Thursday, July 29, 2010

Culture is not unchanging

The Catalogne region of Spain has just voted to ban bullfighting. Opponents of the ban are outraged at the threat to a tradition that helps define their culture.

My personal experience of the corrida is limited. At the tender age of nine I was taken on a tour of Spain, which included a visit to a wax museum. A bullfight was on display there in all it’s ... what? Gore? Glory? In vivid colors anyway. I don’t know if the bull came before or after the lengthy display of torture instruments of the Inquisition period, complete with examples of how to use them, and the sad results, but I quickly had to find the bathroom to heave up my lunch, and breakfast, and anything lingering from dinner.

My other corrida experience involves not actually going to the fights, but being parked with relatives of acquaintances of my grandfather while he went off to yell and whistle and drink beer without young children in tow. My experience there was only of being left for a day, perhaps just two hours, in a shack made of debris (mostly cardboard and random sheets of plastic and wood), and surrounded by more debris (mostly bits of metal and broken glass and discarded beer cans) somewhere in Tijuana. With people I did not know and could not communicate with. This was the first time in my life I agreed that ‘hygiene’ might be a good word after all. I doubt my mom was aware of this plan beforehand.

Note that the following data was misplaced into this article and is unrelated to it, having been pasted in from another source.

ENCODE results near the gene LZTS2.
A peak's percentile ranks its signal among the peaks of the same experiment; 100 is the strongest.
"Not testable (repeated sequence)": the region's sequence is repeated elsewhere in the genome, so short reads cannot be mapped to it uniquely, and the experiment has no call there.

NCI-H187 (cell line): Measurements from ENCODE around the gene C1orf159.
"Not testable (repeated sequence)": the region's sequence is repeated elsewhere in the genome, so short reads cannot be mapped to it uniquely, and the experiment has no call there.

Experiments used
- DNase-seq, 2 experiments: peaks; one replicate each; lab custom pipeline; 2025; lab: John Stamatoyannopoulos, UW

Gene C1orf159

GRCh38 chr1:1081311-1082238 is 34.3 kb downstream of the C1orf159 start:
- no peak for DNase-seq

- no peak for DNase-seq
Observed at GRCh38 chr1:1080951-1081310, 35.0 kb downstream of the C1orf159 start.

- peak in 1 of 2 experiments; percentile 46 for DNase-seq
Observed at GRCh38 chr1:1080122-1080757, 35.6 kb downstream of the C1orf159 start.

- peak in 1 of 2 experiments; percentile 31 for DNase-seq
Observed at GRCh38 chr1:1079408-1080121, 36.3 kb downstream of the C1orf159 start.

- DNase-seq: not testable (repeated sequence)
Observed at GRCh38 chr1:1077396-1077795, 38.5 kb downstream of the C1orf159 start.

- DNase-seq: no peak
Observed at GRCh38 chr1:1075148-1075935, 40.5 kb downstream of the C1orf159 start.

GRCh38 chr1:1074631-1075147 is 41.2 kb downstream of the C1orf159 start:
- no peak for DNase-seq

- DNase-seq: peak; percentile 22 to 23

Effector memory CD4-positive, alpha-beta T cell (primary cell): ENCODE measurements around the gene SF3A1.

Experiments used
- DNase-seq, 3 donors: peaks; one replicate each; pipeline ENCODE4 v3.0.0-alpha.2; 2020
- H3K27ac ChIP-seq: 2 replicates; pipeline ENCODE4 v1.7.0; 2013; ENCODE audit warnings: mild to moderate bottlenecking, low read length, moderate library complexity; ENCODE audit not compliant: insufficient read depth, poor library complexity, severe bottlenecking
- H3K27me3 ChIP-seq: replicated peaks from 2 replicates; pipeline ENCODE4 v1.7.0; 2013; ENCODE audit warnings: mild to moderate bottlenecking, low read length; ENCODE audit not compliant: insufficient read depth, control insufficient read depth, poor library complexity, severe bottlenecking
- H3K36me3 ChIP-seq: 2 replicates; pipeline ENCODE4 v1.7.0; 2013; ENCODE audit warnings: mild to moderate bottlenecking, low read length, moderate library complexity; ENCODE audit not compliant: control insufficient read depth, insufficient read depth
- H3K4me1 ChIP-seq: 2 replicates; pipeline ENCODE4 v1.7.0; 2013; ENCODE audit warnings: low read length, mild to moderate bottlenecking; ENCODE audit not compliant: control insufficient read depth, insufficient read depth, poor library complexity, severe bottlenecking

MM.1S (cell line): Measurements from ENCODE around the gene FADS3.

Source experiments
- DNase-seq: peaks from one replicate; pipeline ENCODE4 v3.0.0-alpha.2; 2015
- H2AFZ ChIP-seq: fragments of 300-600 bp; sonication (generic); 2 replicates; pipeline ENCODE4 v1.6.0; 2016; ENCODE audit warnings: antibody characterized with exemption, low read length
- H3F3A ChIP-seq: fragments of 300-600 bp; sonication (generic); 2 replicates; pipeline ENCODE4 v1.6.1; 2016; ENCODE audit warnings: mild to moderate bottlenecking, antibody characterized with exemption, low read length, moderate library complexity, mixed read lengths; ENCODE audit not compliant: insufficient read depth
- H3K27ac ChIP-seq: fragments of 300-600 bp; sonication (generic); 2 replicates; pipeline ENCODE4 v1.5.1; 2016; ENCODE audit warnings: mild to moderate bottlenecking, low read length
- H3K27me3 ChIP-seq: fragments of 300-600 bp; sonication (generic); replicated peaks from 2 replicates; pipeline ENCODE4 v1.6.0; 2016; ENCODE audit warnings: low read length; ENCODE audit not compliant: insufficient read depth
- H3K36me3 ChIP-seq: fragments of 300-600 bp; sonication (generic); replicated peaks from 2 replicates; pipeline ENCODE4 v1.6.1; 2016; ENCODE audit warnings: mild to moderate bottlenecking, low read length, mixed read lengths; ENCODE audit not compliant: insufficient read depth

So my experience of the corrida was rather secondhand. I just knew it involved an awful lot of excitement on the part of the men, honking, traffic jams, smashing beer bottles on the ground, smoking, yelling, betting, swearing, and bad smells (all more than usual for Tijuana). It’s a thing that brings out the best in people. Sure.

This corrida-banning thing has just got me remembering all that. What I meant to point out was that the pro-bullfighting contingent’s main argument rests on tradition. They should keep bullfighting because they have always had it; it’s part of their culture, and they like it.
To rephrase: We did this in the past, therefore it’s good and right to continue. Where is the logic in that? As an argument this is nonsense.
Slavery was traditional for many people - did that make it good?
Allowing only men to vote was the culture, and still is in some parts of the world - does that make it laudable?
Torturing an animal to death is okay, as long as it’s not a new thing?

And the other part: they like it. They say that if I don’t like it, I can just stay away. I don’t have to participate. This might in fact be the practical death of bullfighting: as fewer and fewer people enjoy it, it may eventually fade away.
But if I see a dog or a horse being beaten, should I just keep walking and do nothing? If my neighbor stabs his cat to death, should I be fine with that? Mistreating animals is a crime, and rightly so. You can’t dress it up with a fancy hat and a cape and call it fun.


Niamh B said...

good news that the change is afoot.

Argent said...

Mt thoughts exactly!